158 Goran Henrikson, Director of Human Resources at Ericsson, quoted in Katrin Bennhold, “Paternity Leave Law Helps to Redefine Masculinity in Sweden.” New York Times, June 15, 2010, p. A8.

159 Michael E. Lamb, “Divorce and Parenting,” 2004. In C. B. Fisher and R.M. Lerner (eds.), Encyclopedia of Applied Developmental Science. pp. 794–796, New York: Sage. As cited in “Custody and Parenting Time: Links to Family Relationships and Well-being After Divorce,” William V. Fabricius, Sanford L. Braver, Priscila Diaz and Clorinda Schenck. In Michael E. Lamb (ed.), The Role of the Father in Child Development (5th Edition). Hoboken, NJ: John Wiley & Sons, 2010.

160 Robert Bauserman, “Child Adjustment in Joint-custody Versus Sole-custody Arrangements: A Meta-analytic Review.” Journal of Family Psychology, 16 (1), 91–102, 2002. As cited in “Custody and Parenting Time: Links to Family Relationships and Well-being After Divorce,” William V. Fabricius, Sanford L. Braver, Priscila Diaz and Clorinda Schenck. In Michael E. Lamb (ed.), The Role of the Father in Child Development (5th Edition). Hoboken, NJ: John Wiley & Sons, 2010.

161 Robert Bauserman, “Child Adjustment in Joint-custody Versus Sole-custody Arrangements: A Meta-analytic Review.” Journal of Family Psychology, 16 (1), 91–102, 2002. As cited in “Custody and Parenting Time: Links to Family Relationships and Well-being After Divorce,” William V. Fabricius, Sanford L. Braver, Priscila Diaz and Clorinda Schenck. In Michael E. Lamb (ed.), The Role of the Father in Child Development (5th Edition). Hoboken, NJ: John Wiley & Sons, 2010.

162 Michael E. Lamb, K. J. Sternberg, and R. A. Thompson. “The Effects of Divorce and Custody Arrangements on Children’s Behavior, Development, and Adjustment.” Family and Conciliation Courts Review, 35, 393–404, 1997. As cited in “Custody and Parenting Time: Links to Family Relationships and Well-being After Divorce,” William V. Fabricius, Sanford L. Braver, Priscila Diaz and Clorinda Schenck. In Michael E. Lamb (ed.), The Role of the Father in Child Development (5th Edition). Hoboken, NJ: John Wiley & Sons, 2010.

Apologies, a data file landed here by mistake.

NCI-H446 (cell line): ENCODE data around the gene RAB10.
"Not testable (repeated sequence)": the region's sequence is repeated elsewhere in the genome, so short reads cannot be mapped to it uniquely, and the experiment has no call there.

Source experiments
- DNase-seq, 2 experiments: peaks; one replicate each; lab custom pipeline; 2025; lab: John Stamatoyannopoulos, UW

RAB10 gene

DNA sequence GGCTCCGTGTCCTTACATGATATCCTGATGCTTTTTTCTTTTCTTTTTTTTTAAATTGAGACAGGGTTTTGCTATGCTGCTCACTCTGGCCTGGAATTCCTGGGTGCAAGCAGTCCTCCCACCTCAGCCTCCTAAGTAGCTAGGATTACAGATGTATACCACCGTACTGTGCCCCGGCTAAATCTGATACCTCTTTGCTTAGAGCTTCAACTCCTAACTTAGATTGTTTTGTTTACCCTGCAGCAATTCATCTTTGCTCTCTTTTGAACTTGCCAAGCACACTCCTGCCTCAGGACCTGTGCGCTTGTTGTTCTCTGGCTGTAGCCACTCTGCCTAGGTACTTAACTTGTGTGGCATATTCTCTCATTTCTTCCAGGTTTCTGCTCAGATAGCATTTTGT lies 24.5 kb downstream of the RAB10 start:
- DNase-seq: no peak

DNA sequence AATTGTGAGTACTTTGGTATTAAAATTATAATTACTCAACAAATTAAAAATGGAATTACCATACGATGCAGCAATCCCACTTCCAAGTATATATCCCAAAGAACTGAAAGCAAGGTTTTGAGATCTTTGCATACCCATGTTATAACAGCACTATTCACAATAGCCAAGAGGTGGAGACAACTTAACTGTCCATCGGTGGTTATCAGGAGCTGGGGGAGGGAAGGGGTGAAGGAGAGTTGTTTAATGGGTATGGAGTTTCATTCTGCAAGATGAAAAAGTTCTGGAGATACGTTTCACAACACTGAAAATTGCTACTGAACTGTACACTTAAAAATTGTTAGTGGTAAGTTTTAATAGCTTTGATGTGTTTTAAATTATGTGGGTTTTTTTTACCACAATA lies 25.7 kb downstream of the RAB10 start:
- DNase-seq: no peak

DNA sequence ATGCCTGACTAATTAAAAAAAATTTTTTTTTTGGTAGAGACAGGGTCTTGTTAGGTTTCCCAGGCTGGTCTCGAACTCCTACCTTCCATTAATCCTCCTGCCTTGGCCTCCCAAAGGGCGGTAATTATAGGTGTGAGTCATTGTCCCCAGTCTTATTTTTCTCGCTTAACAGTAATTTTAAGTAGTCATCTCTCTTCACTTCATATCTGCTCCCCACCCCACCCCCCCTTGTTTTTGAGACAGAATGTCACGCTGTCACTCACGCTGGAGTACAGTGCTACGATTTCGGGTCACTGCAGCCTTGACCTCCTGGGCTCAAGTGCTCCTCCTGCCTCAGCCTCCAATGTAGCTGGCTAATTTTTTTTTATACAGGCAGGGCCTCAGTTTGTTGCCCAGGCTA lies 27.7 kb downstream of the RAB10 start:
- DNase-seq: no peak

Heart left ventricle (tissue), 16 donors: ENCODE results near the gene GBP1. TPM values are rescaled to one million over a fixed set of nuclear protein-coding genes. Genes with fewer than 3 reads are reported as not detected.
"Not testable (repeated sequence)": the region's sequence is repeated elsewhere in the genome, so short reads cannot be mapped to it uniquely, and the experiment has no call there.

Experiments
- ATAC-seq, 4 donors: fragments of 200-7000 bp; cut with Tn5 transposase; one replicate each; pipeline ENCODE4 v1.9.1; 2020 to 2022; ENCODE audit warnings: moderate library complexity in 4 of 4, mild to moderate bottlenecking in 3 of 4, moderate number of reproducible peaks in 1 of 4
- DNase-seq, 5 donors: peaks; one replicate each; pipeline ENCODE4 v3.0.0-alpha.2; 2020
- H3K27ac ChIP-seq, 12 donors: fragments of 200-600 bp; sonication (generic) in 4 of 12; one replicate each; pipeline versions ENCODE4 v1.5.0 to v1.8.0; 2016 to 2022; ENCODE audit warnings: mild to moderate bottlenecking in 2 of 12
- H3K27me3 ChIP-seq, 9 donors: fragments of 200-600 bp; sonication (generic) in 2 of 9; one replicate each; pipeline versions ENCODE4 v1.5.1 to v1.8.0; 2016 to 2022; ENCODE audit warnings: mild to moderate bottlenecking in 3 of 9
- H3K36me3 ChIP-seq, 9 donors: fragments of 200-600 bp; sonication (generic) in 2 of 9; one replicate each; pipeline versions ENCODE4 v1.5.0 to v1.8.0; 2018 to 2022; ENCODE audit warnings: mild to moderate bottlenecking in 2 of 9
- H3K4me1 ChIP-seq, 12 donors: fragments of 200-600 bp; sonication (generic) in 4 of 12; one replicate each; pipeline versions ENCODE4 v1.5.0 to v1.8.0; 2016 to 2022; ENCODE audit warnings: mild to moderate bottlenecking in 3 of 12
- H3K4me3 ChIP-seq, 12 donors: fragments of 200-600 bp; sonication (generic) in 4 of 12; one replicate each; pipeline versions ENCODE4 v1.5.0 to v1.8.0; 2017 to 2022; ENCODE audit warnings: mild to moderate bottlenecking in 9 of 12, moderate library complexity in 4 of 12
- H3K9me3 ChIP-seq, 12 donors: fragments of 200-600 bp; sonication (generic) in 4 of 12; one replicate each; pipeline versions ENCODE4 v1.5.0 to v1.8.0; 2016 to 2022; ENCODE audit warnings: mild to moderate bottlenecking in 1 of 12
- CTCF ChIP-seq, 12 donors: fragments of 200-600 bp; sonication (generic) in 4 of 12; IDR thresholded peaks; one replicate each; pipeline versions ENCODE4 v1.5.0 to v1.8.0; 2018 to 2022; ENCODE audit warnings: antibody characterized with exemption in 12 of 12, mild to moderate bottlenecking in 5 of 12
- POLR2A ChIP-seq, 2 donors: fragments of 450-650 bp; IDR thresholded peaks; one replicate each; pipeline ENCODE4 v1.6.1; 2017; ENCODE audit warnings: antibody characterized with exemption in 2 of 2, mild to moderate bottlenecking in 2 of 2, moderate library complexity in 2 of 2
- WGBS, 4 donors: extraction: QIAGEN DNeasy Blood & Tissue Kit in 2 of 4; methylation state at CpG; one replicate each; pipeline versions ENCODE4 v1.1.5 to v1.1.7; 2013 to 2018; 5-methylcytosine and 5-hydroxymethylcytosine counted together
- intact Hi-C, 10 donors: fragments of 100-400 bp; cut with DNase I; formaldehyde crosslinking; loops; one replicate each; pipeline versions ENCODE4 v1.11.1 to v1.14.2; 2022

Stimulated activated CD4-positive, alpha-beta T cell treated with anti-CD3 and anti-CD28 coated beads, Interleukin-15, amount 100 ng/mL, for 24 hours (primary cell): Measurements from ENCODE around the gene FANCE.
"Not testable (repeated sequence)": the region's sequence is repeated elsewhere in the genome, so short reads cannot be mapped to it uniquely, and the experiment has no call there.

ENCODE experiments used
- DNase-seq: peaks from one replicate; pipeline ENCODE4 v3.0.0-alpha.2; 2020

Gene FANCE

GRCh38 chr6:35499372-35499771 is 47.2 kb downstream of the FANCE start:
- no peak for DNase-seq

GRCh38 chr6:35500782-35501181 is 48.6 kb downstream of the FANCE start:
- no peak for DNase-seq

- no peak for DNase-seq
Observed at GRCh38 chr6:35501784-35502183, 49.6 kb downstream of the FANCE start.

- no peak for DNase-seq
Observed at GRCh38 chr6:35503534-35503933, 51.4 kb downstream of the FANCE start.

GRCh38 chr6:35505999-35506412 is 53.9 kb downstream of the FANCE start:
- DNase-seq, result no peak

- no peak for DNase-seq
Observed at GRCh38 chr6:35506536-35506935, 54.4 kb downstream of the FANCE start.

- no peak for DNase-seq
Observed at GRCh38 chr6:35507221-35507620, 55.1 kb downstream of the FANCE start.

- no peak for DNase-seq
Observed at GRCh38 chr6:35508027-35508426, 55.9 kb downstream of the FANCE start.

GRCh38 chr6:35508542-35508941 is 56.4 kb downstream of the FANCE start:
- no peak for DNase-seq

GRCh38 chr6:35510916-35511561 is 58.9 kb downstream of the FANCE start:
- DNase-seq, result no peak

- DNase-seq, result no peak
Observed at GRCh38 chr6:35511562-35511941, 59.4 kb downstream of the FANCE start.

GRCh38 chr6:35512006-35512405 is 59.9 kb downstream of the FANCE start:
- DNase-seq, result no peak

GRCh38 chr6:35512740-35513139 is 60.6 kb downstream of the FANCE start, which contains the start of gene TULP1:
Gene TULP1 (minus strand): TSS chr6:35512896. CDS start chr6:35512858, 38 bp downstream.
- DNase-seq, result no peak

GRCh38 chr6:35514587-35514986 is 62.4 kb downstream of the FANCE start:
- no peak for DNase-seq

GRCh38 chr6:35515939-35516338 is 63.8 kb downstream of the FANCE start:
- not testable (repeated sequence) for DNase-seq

163 Warren Farrell, Father and Child Reunion. New York: Putnam/Penguin, 2001. Chapter 6, “Men’s ABC Rights,” pp. 126–160.

164 Anita Debro, “Bessemer Court Program Helps Make Men Better Fathers.” The Birmingham News, November 24, 2009. The program is in Bessemer City, Alabama. It has non-supporting, non- custodial fathers (so-called “deadbeat dads”) participate in a combination parenting/job-training program. A November 2009 report stated: “In the last four years, 375 men have completed the program. A large number of those men walked out of the program with jobs.” http://blog.al.com/birmingham-news-stories/2009/11/bessemer_court_program_helps_m.html.

165 As mentioned above, assuming both parents are fit, and are neither abusive nor putting the child’s life in danger.

166 Morbidity and Mortality Weekly Report Weekly. November 27, 2009. Vol. 58 No. 46, pg. 1303. QuickStats: Age-Adjusted Death Rates for the 10 Leading Causes of Death: National Vital Statistics System, United States, 2006 and 2007. Atlanta, Georgia: Centers for Disease Control and Prevention. See also J. Q. Xu, K. D. Kochanek, S. L. Murphy, B. Tejada-Vera. Deaths: Final data for 2007. National Vital Statistics Reports web release; Vol. 58 No. 19. Hyattsville, Maryland: National Center for Health Statistics. Released May 2010. http://www.menshealthnetwork.org/library/causesofdeath10mw.pdf.

167 E. Arias, B. L. Rostron, B. Tejada-Vera, United States Life Tables, 2005. National Vital Statistics Reports; Vol. 58 No. 10. Hyattsville, MD: National Center for Health Statistics. 2010. Table 12. Estimated life expectancy at birth in years, by race and sex: Death-registration states, 1900–1928, and United States, 1929–2000.

168 National Center for Health Statistics. Health, United States, 2009: With Special Feature on Medical Technology. Hyattsville, MD. 2010. Table 24. Life expectancy at birth, at 65 years of age, and at 75 years of age, by race and sex: United States, selected years 1900–2006.

169 The Office of Indian Men’s Health was signed into law by President Obama in June, 2010.

170 U.S. General Accounting Office, Women’s Health: NIH Has Increased Its Efforts to Include Women in Research. May 2000, p. 24. GAO/HEHS-00-96. http://www.gao.gov/new.items/he00096.pdf.

171 U.S. Census Bureau, Income, Poverty, and Health Insurance Coverage in the United States: 2008. September 2009. http://www.census.gov/prod/2009pubs/p60-236.pdf.

172 Warren Farrell, The Myth of Male Power: Why Men Are the Disposable Sex. New York: Simon & Schuster, 1993 and Berkely Books, revised edition, 2000. Chapter 7, “Why Do Women Live Longer?” pp. 180–199.

173 Daniel J. Kruger, M. Randolph Nesse, “Sexual Selection and the Male:Female Mortality Ratio.” Evolutionary Psychology 2, 66–85, 2004. Daniel Kruger is of the University of Michigan School of Public Health. See also “Men Die Young, Even When They’re Old.” New Scientist 175, No. 2353: 20, July 27, 2002.

174 U.S. Department of Health and Human Services, Administration on Aging, “Older Women.” (n.d.) http://www.aoa.gov/naic/may2000/factsheets/olderwomen.html.

175 Christopher R. Tamborini, “The Never-Married in Old Age: Projections and Concerns for the Near Future.” Social Security Bulletin, Vol. 67 No. 2, 2007.